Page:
Oh dear! We have come to the last round – round 10 – of our overview of Mihalyi Csikszentmihalyi’s great book “Flow”! This is it! The last segment.
What to remember from round 9: We can use flow to build our capacity to use solitude and get more out of relationships. And in doing that we need to build our instrumental and expressive skill sets.
What is in round 10? In this round we tie everything together looking at how to build flow in the face of extreme adversity and find meaning in our life story.
This is my last chance to chat about happiness, and I want to use this to focus on two final ideas. These are not new. Instead, they build on the ideas we have already talked about. The first is the challenge to face up to loss and suffering. The second is the challenge to build and share the meaning of our life stories. And yes, both challenges are made easier to handle with flow.
First let’s be honest about a tough truth. Life is short. We all will die. Worse still, before we do, we will have moments of intense suffering. Life is not all pleasure. Sounds pretty bleak. On the other hand, we might take a different view of this. it is ancient wisdom that we value most what comes out of adversity. Conversely, we get bored with things that we get too easily. And so we should value that adversity as well. It gives us a chance to fight for what we believe in — challenges that forces us to “up our game”, meaning master higher levels of skills. And the age old wisdom is quite right — success earned through adversity is far more valuable than success given for nothing. So, is this a game that you want to play? Then read on!
There are three aspects to winning this game. First, we need to nurture a belief that our destiny is in our own hands. That even in turbulent moments, we have control. This is a feeling we get when we nurture the skills to meet that challenge. Second, we need to nurture an outward perspective. We meed to look out at the world not obsess about our own feelings. Why? Because it is upon that world that we will impose our sense of order. Third, we need to see the larger context, not just the barrier at hand. BTW, it is a natural tendency to focus on barriers rather than context. And if this interests you, ask for a follow up for a story that will help you remember this.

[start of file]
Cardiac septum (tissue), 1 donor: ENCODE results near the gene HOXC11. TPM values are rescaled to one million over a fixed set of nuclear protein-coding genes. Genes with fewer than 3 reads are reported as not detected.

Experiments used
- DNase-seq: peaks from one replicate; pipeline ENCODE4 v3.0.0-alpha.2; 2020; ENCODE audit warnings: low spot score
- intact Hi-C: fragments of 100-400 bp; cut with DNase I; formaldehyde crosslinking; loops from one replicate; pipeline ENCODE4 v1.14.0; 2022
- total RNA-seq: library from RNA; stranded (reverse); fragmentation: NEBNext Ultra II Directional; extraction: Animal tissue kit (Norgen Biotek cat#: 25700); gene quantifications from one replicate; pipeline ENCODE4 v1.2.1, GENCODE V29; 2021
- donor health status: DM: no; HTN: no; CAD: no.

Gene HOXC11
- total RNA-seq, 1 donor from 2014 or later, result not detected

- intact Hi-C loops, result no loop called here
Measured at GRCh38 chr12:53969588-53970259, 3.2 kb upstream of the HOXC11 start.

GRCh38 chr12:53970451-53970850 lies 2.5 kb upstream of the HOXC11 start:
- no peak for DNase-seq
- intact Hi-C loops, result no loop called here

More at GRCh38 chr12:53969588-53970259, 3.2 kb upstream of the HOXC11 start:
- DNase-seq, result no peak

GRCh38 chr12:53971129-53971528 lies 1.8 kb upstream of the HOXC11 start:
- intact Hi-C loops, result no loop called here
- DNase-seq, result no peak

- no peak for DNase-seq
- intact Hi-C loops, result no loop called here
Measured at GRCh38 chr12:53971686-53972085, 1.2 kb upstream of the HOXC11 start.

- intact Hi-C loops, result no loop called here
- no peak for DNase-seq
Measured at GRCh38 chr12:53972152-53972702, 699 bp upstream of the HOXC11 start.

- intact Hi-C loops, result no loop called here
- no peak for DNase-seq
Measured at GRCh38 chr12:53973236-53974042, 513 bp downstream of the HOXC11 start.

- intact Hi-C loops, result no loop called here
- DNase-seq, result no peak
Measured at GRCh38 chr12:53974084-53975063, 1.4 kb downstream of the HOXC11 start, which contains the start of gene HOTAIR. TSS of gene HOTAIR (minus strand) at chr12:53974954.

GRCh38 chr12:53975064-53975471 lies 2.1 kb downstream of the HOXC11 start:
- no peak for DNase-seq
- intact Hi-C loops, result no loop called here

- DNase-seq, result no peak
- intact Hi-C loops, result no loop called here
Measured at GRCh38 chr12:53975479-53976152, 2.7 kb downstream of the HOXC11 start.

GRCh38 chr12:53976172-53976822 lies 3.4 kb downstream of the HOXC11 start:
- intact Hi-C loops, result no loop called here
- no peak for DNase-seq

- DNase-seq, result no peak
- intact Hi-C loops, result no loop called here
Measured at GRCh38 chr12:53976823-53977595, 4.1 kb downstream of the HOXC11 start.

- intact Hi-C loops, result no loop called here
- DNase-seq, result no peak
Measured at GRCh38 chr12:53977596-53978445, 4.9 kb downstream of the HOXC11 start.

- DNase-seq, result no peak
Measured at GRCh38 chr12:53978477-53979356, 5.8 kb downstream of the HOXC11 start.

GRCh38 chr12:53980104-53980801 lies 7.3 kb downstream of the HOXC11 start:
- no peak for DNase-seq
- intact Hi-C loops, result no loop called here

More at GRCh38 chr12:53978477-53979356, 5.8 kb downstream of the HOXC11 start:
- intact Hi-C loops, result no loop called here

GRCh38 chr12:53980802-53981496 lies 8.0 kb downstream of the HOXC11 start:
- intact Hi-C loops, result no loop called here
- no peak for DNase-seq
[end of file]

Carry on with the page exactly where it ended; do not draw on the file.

This focus gives us the basis to tell our life story. By that, I mean how we create meaning. And in this vein, here comes a very big idea. According to Professor Csikszentmihalyi, life has no meaning other than what we give it. We give that meaning by first being courageous enough to set goals. And the trick is then to see the story of our life in how we have tried and still try to bring our goals and intentions (what we actually intend to make happen) into harmony.
Drum roll please: This is the key idea. We can and we should strive to create meaning rather than look for it outside of ourselves. This happens on an individual basis first as we differentiate ourselves from the herd (finding our “true self”). But the most sophisticated meaning is found in how well our life stories then integrate into our relationships, into our communities and beyond.
Ok – you might believe that. You might even remember it tomorrow. But will you live it? To live this idea, you need to focus on it. That means you need to say “no” to other stuff that seems like fun. That seems ok. But that does not help you build your life story. If you want to think further about that, there is one last follow up. Just ask!
That is it. The real journey beyond this series is at hand. Do you have the courage to take it and enjoy it? I hope that with Prof. Csikszentmihalyi’s framework in mind, the answer is “of course!”